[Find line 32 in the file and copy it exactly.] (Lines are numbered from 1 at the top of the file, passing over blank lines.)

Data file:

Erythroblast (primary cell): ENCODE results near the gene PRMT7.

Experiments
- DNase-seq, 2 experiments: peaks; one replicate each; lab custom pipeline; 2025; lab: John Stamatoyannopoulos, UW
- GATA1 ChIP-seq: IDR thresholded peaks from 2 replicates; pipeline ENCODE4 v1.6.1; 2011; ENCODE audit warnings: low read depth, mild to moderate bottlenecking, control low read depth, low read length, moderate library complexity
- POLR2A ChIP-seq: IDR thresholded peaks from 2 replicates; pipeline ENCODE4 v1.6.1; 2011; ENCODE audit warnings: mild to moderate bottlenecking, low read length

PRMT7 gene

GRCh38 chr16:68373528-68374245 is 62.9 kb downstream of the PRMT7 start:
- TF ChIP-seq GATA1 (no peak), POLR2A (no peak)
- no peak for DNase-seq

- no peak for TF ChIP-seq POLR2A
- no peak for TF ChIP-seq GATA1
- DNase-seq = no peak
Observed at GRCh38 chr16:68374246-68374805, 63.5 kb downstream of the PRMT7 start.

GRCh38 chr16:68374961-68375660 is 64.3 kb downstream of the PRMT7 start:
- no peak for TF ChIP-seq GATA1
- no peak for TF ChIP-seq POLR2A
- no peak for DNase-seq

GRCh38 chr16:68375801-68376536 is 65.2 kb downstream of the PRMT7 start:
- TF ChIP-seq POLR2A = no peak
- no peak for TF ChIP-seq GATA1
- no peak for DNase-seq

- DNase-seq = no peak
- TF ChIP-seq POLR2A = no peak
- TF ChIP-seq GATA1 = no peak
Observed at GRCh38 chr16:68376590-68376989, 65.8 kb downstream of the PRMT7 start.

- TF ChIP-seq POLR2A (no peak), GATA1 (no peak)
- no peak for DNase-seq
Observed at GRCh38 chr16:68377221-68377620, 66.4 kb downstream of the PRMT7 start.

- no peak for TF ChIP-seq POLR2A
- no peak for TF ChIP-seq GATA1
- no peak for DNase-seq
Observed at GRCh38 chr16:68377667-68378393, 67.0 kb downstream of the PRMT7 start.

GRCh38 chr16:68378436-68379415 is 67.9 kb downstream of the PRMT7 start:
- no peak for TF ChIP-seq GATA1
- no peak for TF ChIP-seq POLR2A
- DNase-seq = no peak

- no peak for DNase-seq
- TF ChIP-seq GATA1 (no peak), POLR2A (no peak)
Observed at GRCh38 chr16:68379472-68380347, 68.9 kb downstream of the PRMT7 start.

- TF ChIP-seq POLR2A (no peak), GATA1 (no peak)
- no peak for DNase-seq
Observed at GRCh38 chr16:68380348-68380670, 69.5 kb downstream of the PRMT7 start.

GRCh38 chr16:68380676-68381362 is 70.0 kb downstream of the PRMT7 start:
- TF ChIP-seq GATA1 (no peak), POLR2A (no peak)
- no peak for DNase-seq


Observed at GRCh38 chr16:68377667-68378393, 67.0 kb downstream of the PRMT7 start.